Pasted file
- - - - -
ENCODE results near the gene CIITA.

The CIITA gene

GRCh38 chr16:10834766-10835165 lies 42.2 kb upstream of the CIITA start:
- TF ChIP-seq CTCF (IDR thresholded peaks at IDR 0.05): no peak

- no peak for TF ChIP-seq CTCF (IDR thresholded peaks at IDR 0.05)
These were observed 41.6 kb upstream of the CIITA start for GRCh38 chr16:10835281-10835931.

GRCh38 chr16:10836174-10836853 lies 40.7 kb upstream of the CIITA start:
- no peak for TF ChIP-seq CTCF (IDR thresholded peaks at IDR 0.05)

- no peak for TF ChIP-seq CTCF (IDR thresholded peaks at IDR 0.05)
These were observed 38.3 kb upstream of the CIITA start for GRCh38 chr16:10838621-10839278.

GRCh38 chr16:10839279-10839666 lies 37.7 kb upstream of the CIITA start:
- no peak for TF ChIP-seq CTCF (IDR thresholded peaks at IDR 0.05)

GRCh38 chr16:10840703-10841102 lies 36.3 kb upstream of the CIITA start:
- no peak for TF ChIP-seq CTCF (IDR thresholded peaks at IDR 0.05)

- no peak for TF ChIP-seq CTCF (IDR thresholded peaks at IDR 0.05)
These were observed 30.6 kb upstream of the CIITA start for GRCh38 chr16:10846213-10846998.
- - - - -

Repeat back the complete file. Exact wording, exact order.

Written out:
ENCODE results near the gene CIITA.

The CIITA gene

GRCh38 chr16:10834766-10835165 lies 42.2 kb upstream of the CIITA start:
- TF ChIP-seq CTCF (IDR thresholded peaks at IDR 0.05): no peak

- no peak for TF ChIP-seq CTCF (IDR thresholded peaks at IDR 0.05)
These were observed 41.6 kb upstream of the CIITA start for GRCh38 chr16:10835281-10835931.

GRCh38 chr16:10836174-10836853 lies 40.7 kb upstream of the CIITA start:
- no peak for TF ChIP-seq CTCF (IDR thresholded peaks at IDR 0.05)

- no peak for TF ChIP-seq CTCF (IDR thresholded peaks at IDR 0.05)
These were observed 38.3 kb upstream of the CIITA start for GRCh38 chr16:10838621-10839278.

GRCh38 chr16:10839279-10839666 lies 37.7 kb upstream of the CIITA start:
- no peak for TF ChIP-seq CTCF (IDR thresholded peaks at IDR 0.05)

GRCh38 chr16:10840703-10841102 lies 36.3 kb upstream of the CIITA start:
- no peak for TF ChIP-seq CTCF (IDR thresholded peaks at IDR 0.05)

- no peak for TF ChIP-seq CTCF (IDR thresholded peaks at IDR 0.05)
These were observed 30.6 kb upstream of the CIITA start for GRCh38 chr16:10846213-10846998.